Independent studies of the RCK proteins Dhh1 in S. cerevisiae and Vad1 in C. neoformans in our laboratories suggested a role for post-transcriptional control of autophagy. Screening a library of RNA-binding protein mutants of S. cerevisiae for a cell survival phenotype identified Dhh1 as a potential regulator, and immunoprecipitation of Vad1 from C. neoformans identified ATG8 mRNA bound to the decapping complex. Mutational studies in both S. cerevisiae and C. neoformans found that Dhh1 and Vad1, respectively, suppress steady state levels of multiple ATG mRNAs and inhibit autophagic flux. In C. neoformans, the initial data were extended to show that recruitment of ATG mRNA to the RCK/Vad1 complex is a dynamic process whereby ATG mRNA is recruited for decapping and degradation during nutrient-replete conditions and released during starvation to provide increased mRNA steady state levels for polysome-dependent translation. Previous studies demonstrate binding of yeast RCK/Dhh1 to the Dcp2-containing decapping complex, suggesting a role for RCK members in mRNA recruitment to this complex. Additional studies using a PCR-based mRNA decapping assay and time-course studies of transcriptional degradation after mRNA synthesis inhibition using 1,10-phenathroline suggest that recruitment to the RCK/Vad1 complex is accompanied by increased ATG mRNA degradation, and mRNA release is accompanied by transcript stabilization and increased protein translation. Previous studies have demonstrated the role of mRNA stabilization by Rim15-dependent mechanisms including proteins such as Igo1/2 that could provide mRNA stabilization during starvation. Additional studies show that these changes in ATG mRNA decapping are mediated by Tor-dependent phosphorylation of Dcp2, which facilitates mRNA recruitment to the decapping complex, followed by decapping and degradation. In summary, the data suggest that autophagy repression is a product of basal ATG mRNA synthesis (perhaps induced by transcription factors such as Gln3 in yeast and TFEB in mammals) and matched degradation in a type of transcriptional futile cycle.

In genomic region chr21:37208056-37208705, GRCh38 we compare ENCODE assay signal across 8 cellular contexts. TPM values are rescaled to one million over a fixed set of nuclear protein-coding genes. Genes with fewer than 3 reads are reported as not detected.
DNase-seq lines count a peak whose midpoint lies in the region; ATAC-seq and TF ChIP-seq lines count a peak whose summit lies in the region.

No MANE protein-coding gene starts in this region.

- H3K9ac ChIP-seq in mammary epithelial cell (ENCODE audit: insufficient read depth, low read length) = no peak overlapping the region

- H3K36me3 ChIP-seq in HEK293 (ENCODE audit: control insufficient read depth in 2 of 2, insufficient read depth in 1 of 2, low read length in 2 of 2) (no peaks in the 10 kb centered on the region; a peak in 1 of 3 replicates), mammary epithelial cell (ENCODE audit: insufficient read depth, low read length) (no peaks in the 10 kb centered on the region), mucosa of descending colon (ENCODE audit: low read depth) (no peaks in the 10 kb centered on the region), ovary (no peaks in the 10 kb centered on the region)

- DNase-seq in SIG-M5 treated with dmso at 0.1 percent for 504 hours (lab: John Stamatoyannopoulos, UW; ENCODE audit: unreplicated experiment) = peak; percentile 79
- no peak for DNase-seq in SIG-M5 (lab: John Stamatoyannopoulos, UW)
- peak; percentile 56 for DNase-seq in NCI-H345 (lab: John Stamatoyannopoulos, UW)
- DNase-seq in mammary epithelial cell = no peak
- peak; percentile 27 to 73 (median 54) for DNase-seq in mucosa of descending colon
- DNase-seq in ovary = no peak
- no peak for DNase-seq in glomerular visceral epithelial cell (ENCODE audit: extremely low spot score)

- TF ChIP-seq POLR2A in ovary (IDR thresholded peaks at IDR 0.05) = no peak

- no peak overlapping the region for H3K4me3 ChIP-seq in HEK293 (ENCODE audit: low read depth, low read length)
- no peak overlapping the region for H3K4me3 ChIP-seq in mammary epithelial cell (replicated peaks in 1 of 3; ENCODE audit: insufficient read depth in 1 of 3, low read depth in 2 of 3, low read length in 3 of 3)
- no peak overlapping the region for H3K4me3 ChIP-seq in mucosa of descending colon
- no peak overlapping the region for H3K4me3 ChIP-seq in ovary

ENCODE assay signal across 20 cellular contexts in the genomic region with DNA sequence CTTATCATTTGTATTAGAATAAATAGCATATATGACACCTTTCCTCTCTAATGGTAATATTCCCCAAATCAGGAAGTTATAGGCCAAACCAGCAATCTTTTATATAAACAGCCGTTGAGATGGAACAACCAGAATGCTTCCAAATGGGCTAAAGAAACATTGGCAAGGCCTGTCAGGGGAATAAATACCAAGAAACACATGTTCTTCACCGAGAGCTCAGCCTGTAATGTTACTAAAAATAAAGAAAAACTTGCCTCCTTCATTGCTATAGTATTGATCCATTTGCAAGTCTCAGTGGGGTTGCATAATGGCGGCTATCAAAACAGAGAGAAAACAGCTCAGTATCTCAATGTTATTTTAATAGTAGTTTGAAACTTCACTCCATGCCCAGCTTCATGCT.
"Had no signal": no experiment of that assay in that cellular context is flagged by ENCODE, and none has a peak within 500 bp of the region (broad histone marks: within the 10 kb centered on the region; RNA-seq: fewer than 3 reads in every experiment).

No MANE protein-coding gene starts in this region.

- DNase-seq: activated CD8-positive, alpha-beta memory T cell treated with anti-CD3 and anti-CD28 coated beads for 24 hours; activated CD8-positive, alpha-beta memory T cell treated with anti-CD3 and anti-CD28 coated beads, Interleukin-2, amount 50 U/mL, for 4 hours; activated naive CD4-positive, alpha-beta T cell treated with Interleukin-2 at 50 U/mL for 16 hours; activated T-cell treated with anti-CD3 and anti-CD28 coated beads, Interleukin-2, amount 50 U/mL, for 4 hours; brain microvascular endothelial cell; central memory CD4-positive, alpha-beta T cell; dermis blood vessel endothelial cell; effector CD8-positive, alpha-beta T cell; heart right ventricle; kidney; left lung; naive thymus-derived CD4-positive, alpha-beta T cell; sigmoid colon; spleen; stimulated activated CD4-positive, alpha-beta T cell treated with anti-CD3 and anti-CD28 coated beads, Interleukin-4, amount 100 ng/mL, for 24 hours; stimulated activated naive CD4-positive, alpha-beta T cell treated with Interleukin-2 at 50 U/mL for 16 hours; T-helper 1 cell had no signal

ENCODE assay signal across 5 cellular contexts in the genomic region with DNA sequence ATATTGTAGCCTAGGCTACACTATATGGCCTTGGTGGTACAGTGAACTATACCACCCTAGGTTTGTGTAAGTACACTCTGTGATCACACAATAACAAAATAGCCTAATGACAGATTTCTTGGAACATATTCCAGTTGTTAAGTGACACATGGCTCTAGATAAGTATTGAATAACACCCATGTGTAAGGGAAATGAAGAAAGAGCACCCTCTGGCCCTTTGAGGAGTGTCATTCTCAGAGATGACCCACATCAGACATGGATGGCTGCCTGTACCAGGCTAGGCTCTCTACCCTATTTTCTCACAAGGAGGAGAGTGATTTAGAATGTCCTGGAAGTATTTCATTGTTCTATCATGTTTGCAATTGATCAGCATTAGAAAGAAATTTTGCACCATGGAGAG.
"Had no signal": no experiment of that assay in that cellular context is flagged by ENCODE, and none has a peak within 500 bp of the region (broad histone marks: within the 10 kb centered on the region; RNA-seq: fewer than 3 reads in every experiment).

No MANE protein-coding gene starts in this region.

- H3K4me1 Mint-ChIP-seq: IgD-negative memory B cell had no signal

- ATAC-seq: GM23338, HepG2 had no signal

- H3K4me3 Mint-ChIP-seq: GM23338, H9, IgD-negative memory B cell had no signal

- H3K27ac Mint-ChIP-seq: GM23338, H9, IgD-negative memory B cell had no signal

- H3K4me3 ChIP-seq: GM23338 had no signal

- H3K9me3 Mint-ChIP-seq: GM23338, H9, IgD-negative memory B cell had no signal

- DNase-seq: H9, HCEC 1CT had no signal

Figure 1 Futile cycles and microbial pathogenesis